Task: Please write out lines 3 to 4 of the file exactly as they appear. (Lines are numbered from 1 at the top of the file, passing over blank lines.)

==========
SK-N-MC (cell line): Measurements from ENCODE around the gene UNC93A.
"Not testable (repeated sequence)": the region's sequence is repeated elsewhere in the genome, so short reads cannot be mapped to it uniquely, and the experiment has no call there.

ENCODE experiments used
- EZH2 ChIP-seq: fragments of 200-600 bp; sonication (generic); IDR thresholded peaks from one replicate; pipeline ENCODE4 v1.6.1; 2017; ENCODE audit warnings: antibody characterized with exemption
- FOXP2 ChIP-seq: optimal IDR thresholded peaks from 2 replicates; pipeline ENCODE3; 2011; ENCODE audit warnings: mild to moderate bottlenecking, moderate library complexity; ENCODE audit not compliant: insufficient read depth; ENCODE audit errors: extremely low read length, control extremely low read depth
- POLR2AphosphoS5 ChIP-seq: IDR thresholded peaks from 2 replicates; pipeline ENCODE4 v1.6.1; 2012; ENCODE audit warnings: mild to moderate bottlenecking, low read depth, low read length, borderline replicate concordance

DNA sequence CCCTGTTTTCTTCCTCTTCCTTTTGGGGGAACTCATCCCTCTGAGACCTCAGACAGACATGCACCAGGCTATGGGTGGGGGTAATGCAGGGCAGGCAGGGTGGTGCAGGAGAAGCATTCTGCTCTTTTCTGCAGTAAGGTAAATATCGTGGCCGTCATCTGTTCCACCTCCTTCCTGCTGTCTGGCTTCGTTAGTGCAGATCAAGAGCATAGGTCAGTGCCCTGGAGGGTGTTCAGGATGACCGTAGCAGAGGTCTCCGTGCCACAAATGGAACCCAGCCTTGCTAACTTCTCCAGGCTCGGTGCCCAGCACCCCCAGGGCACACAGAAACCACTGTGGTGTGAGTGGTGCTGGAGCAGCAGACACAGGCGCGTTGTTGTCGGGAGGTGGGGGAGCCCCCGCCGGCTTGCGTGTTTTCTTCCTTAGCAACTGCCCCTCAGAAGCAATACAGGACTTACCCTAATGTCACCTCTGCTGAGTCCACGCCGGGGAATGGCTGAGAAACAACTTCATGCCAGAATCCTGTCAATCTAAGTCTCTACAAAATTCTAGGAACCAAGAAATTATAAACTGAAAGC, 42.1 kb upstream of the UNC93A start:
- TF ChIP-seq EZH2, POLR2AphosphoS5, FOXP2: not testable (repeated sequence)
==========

ENCODE experiments used
- EZH2 ChIP-seq: fragments of 200-600 bp; sonication (generic); IDR thresholded peaks from one replicate; pipeline ENCODE4 v1.6.1; 2017; ENCODE audit warnings: antibody characterized with exemption